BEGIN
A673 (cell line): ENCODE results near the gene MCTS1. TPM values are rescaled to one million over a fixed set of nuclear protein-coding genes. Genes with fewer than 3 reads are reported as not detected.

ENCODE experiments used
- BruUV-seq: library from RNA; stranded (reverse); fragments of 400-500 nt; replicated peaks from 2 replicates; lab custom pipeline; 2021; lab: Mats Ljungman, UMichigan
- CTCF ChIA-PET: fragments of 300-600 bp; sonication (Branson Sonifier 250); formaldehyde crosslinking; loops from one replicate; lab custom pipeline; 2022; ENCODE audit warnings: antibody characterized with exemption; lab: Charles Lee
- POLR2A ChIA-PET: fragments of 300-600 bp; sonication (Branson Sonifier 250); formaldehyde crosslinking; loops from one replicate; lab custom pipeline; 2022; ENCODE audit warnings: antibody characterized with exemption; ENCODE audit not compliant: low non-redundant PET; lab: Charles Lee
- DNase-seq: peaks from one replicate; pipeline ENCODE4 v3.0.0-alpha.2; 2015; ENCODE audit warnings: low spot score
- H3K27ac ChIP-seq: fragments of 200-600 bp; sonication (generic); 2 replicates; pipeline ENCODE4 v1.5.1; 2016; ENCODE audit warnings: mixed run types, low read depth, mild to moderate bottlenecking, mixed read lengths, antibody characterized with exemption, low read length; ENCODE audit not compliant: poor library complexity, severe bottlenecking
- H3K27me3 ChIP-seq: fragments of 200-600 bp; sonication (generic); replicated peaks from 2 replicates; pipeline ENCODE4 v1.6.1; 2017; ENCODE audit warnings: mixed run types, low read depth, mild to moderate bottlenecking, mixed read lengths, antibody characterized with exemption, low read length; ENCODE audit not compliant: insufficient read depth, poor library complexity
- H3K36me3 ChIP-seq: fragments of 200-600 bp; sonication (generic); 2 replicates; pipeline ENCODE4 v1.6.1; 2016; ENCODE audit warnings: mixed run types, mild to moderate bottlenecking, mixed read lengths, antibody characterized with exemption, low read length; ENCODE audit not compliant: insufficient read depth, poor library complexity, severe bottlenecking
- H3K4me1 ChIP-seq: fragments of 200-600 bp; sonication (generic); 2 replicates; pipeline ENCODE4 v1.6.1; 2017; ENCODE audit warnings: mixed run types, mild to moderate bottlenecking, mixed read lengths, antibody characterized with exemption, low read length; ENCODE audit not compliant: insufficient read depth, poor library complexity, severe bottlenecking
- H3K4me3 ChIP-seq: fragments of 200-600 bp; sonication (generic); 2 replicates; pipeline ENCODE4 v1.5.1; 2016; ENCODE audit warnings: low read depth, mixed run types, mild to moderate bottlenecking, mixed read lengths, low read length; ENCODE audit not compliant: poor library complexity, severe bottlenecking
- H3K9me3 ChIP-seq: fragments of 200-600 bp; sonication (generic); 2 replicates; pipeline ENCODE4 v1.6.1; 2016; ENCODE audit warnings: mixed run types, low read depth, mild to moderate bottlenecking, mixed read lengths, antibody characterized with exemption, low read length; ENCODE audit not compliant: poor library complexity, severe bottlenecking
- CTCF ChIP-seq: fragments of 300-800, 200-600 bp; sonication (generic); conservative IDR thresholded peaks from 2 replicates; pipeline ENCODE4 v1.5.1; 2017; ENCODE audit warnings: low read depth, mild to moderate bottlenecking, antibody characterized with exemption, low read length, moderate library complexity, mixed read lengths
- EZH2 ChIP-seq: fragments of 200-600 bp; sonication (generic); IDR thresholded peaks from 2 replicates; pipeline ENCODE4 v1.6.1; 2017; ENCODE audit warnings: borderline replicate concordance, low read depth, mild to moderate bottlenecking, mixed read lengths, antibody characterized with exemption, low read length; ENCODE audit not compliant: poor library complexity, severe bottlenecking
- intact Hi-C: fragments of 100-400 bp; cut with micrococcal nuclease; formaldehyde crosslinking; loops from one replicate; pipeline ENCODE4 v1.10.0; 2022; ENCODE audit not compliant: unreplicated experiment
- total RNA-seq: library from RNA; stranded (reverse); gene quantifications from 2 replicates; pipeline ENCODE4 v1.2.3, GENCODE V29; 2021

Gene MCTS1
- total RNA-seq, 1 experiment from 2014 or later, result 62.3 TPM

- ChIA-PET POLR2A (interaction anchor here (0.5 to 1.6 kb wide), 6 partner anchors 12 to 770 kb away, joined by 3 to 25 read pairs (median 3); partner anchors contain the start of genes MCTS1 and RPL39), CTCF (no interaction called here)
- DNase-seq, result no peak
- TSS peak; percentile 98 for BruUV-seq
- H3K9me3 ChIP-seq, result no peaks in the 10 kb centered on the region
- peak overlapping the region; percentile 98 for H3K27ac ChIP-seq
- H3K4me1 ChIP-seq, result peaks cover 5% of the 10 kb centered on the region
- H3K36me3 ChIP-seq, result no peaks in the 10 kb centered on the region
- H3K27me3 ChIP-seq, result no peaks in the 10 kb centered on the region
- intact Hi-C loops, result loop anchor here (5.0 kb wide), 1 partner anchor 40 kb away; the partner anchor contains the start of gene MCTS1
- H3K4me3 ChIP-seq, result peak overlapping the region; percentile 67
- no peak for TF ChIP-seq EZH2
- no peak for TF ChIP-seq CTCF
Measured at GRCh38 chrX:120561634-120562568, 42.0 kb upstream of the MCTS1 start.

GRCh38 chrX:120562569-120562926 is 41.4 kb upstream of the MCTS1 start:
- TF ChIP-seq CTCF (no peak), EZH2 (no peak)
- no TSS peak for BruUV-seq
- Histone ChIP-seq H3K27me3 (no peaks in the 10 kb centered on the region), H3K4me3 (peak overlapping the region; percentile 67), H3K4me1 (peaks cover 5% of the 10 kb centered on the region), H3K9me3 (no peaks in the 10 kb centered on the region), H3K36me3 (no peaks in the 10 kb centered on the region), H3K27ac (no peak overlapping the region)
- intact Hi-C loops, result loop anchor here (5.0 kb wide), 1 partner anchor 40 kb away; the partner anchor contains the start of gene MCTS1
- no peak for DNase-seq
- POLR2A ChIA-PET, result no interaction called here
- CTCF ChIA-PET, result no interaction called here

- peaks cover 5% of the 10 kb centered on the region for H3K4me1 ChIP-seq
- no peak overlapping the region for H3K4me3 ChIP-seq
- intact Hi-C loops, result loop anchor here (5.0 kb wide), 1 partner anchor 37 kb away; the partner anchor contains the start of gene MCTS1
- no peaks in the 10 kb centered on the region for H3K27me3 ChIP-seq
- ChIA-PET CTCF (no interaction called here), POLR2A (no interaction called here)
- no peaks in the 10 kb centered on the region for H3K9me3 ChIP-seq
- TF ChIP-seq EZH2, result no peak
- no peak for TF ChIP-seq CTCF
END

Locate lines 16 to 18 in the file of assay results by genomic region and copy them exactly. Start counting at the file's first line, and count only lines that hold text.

- total RNA-seq: library from RNA; stranded (reverse); gene quantifications from 2 replicates; pipeline ENCODE4 v1.2.3, GENCODE V29; 2021

Gene MCTS1
- total RNA-seq, 1 experiment from 2014 or later, result 62.3 TPM